I have been catching up on some data and news stories about the beleagured venture capital industry. A continuing shakeout in the industry means that fewer venture-capital firms are in the market with less money, meaning tougher terms for startups. Unfortunately, it doesn’t look like this will change any time soon unless we get some gigantic IPOs to pay back all the funds.
Yes, you can read some success stories about M&A and wins from a few of the major, top-tier firms. But that’s just a small percentage of the industry. In sum total, most venture capital funds have had crappy performance over the last 10 years and many of them are shutting down. According to this Wall Street Journal article, the number of venture-capital firms shrunk from 1,023 to 794 from 2005 to 2009. And they’re raising less money. 125 venture funds in the U.S. collected $13.6 billion last year, down from 203 funds that raised $28.7 billion in 2008, according to the Journal.
Why the lack of enthusiasm for the industry? Exits. And for big exits, you need big IPOs. As the chart below has shown the dead markets mean we’ve been in an IPO draught for 2 years. If the market can continue to rally, you will see an increase in IPOs in 2010. But I am skeptical that you can get back to the healthy levels of 2006-2007 in the next year. I think it’s going to take much longer.
That doesn’t mean it’s necessarily a bad time to be an entrepreneur or for a startup. There’s less competition, and stuff is cheap. It just means it’s harder to get venture capital money. Venture capital can be a perverse business. So much money and energy piled into the space during the tech bubble that the investors had no hope of making their money back. The flood of money pushed valuations into the stratosphere and meant that all of the little, “me-too” firms that sprung up were, in theory, pumping dumb money into startups at the top of the market.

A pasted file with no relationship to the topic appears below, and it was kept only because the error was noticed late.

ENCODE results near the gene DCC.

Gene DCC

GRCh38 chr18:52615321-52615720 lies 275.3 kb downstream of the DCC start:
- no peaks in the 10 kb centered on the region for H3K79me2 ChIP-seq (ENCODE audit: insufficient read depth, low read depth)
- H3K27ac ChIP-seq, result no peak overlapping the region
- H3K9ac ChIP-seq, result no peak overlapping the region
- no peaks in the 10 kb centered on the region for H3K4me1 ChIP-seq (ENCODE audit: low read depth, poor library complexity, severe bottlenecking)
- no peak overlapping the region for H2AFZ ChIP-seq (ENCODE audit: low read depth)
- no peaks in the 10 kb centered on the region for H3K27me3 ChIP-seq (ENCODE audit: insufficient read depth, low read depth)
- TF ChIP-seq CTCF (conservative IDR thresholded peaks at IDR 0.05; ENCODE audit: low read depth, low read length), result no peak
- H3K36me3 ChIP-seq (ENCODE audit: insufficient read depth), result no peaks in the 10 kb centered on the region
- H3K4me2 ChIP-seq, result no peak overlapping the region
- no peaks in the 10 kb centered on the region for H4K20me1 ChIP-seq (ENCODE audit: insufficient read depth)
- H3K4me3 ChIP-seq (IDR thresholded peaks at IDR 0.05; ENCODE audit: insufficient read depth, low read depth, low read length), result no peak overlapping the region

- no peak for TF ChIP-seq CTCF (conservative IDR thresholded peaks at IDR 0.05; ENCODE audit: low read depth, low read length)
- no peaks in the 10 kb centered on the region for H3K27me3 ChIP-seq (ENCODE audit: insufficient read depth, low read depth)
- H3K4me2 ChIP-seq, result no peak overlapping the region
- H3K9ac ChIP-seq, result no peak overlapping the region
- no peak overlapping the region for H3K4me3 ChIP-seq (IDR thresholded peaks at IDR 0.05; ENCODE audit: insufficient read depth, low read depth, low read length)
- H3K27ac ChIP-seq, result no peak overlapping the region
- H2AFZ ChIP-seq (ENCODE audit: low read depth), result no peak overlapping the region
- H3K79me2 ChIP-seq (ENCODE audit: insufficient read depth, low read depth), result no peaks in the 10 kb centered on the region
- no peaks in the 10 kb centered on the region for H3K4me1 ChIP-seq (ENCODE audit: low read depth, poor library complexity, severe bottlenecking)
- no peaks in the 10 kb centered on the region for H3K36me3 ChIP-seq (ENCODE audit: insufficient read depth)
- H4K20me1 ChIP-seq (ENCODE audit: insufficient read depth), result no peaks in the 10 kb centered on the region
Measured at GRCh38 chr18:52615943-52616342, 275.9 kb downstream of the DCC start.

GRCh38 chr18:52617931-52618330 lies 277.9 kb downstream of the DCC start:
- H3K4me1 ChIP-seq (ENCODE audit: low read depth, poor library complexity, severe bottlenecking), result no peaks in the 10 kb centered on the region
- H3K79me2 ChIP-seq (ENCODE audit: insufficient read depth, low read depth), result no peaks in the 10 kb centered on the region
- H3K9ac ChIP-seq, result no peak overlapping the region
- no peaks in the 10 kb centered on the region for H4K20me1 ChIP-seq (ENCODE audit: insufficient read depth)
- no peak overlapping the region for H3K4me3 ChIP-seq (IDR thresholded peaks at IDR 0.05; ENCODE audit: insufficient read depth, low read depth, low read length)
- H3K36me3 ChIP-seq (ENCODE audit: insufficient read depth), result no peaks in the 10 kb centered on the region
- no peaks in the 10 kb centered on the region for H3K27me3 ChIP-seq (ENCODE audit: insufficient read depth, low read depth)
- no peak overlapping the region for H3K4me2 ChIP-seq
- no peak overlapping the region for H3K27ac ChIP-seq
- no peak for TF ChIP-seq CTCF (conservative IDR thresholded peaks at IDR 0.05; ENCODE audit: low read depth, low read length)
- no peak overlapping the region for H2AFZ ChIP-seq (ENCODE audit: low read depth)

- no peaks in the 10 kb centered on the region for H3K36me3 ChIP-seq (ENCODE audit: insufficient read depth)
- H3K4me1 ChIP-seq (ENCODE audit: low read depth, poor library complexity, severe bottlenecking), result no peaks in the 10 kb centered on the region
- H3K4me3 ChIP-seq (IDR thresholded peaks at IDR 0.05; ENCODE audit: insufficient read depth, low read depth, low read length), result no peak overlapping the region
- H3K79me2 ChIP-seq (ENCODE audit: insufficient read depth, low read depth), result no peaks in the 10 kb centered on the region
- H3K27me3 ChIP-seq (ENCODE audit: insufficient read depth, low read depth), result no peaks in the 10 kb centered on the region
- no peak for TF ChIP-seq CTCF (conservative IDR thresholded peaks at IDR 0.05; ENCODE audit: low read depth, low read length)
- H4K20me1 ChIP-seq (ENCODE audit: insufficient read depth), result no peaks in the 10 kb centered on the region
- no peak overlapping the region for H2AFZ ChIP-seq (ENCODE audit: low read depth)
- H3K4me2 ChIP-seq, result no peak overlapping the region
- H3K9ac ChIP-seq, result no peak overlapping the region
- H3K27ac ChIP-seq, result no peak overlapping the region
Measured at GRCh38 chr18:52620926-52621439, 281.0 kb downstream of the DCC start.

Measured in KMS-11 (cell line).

Now, of course, the tech bubble was 10 years ago. But because venture-capital funds have such a long time horizon — five or six years in many cases — the unwinding of this industry is taking longer than it would take, say, in the stock market. The underperformers are being flushed out very, very slowly.
So what does it mean going forward? Well, unless the M&A market roars back or the IPO market blossoms in 2010, this trend will continue. We’ll see fewer VC firms in the next 1-3 years. And they will have less money. Which will make them even more prickly with entrepreneurs.
Of course, I’m not saying this is good for the economy: Venture capital is actually great for the economy because it encourages risk-taking and moves capital toward some of the world’s most creative entrepreneurs. But sometimes you can’t overcome structural problems.
Unfortunately, the money in the VC market isn’t much different than the stock market: Investors are overeager when valuations are high, and they are reticent when times are tough. That’s why I think right now might be exactly the time to be betting on startups! They’re having a hell of a time raising money. The problem is not bad ideas, it’s bad industry dynamics and sentiment in the venuture-capital industry itself.